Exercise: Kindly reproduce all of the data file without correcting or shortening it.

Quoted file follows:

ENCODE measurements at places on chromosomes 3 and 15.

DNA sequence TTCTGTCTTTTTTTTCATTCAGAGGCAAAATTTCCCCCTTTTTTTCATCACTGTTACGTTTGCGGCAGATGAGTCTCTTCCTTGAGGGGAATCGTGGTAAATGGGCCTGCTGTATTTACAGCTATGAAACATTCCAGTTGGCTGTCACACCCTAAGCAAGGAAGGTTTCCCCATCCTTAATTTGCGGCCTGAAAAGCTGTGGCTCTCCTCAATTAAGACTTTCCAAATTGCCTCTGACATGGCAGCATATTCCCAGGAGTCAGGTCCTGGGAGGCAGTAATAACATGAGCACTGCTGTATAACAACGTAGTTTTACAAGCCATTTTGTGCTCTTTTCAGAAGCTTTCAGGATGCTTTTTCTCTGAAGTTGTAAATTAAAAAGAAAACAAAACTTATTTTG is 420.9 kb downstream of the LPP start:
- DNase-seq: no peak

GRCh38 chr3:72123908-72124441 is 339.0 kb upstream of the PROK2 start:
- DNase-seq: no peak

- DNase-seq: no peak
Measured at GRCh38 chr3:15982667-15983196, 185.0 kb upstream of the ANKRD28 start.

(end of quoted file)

ENCODE measurements at places on chromosomes 3 and 15.

DNA sequence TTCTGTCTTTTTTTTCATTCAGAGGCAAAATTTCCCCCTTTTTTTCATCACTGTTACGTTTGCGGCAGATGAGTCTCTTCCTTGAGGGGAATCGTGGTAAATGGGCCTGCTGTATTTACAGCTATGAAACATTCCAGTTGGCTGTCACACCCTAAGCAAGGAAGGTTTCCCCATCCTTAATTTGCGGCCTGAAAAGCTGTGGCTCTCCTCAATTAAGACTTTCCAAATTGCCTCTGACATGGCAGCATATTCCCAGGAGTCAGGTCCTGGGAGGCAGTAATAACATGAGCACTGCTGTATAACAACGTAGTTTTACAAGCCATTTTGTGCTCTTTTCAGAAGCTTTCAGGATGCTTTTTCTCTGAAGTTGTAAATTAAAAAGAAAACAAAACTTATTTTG is 420.9 kb downstream of the LPP start:
- DNase-seq: no peak

GRCh38 chr3:72123908-72124441 is 339.0 kb upstream of the PROK2 start:
- DNase-seq: no peak

- DNase-seq: no peak
Measured at GRCh38 chr3:15982667-15983196, 185.0 kb upstream of the ANKRD28 start.